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from India Insight:

Who wants to be India’s next president?

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It's probably easier for actor Amitabh Bachchan to become India's president than your average politician.

The ruling Congress party coalition looks like it will at best limp its way to general elections in 2014, stung by a rash of corruption scandals that have tarnished Prime Minister Manmohan Singh’s second term in office and led to a dismal performance in state assembly elections earlier this year.

Now the political establishment is abuzz about who will be the next president, a largely ceremonial post that comes open in July.

The incumbent by all accounts bears the hallmarks of the government she represents -- ineffectual and damaged by accusations of corruption. Pratibha Devisingh Patil, whose tenure ends in July, was controversially allotted defence land to build a cosy retirement nest. With 12 trips overseas since taking over, she’s also racked up foreign travel bills that cost India more than 2 billion rupees ($39 million), the most by any Indian head of state.

from India Insight:

Forget journalistic ethics. The Radia tapes have wider implications

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British press magnate Lord Northcliffe once stated: "News is something someone wants suppressed. Everything else is just advertising".
Ratan Tata, Chairman of the Tata Group, attends the annual general meeting of Tata Consultancy Services in Mumbai July 2, 2010 REUTERS/Danish Siddiqui/Files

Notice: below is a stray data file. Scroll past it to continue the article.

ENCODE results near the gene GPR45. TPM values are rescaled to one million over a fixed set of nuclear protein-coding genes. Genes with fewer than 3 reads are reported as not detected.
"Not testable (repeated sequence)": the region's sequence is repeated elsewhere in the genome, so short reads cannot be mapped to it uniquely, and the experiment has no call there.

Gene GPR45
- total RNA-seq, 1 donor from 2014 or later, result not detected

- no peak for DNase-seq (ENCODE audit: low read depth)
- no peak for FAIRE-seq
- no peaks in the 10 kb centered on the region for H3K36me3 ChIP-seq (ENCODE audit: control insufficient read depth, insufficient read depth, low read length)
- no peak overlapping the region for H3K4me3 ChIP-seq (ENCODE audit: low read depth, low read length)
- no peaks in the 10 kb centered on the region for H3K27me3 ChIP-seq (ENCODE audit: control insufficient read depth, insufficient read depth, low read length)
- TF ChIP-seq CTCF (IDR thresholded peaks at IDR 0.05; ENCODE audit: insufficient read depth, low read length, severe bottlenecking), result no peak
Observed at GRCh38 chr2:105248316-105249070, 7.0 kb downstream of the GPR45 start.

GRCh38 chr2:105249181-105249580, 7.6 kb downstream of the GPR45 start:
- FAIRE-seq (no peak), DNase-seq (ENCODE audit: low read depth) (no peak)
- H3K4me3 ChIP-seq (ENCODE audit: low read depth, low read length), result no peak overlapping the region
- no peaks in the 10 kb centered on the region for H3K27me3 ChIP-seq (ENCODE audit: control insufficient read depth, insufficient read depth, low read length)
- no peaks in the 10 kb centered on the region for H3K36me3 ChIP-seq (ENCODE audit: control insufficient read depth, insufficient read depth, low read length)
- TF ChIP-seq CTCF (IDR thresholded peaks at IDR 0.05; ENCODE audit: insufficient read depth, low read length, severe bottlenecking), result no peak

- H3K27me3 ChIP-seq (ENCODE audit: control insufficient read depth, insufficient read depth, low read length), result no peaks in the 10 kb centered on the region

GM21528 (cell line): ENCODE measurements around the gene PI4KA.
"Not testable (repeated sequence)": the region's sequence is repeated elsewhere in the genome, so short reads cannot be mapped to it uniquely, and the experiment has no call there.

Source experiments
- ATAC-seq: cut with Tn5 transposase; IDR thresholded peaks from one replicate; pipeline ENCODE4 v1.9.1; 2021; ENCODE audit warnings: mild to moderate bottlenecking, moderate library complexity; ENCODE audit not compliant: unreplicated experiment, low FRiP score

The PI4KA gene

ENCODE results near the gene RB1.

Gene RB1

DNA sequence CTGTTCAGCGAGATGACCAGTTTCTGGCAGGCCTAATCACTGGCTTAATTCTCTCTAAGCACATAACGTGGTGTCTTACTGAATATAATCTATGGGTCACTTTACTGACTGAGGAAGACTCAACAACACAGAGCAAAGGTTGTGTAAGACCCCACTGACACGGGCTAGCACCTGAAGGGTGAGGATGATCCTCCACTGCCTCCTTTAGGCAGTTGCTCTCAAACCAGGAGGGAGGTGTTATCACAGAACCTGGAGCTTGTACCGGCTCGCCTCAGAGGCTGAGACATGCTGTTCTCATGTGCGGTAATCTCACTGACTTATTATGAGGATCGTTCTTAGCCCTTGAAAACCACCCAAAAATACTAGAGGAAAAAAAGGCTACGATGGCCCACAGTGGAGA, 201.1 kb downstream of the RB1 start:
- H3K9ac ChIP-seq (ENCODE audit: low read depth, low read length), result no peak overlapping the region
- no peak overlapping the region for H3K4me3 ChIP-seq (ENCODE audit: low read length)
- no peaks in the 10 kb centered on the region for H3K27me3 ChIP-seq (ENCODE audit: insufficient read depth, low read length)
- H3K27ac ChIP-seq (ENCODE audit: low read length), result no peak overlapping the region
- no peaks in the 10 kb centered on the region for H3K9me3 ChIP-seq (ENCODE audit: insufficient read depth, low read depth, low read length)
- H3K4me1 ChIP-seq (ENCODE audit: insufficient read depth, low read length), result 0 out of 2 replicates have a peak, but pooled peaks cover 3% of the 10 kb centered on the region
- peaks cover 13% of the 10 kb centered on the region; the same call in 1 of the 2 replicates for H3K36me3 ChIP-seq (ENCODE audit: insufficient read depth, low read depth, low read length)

It's interesting, then, that in a season of multi-billion dollar scandals that has seen India’s 24/7 news machine at its probing, questioning, investigative best, one -- perhaps bigger and more serious than all the rest -- has failed to make the hourly bulletins.

Taped conversations involving corporate lobbyist Niira Radia, anonymously leaked from a reported set of around 5,000 recordings made by India’s Enforcement Directorate and Income Tax authorities, appear to reveal the unholy nexus between India’s business leaders and the political policymaking machine.

from India Insight:

Forbes ‘most powerful’ list and the Indian connection

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Prime Minister Manmohan Singh is among four Indians who share space with U.S. President Barack Obama and Chinese President Hu Jintao on the Forbes 2009 list of the World’s Most Powerful People.

Those who dominate the list were chosen based on the number of people they influence, their ability to project power beyond their immediate sphere of influence and their control of financial resources.

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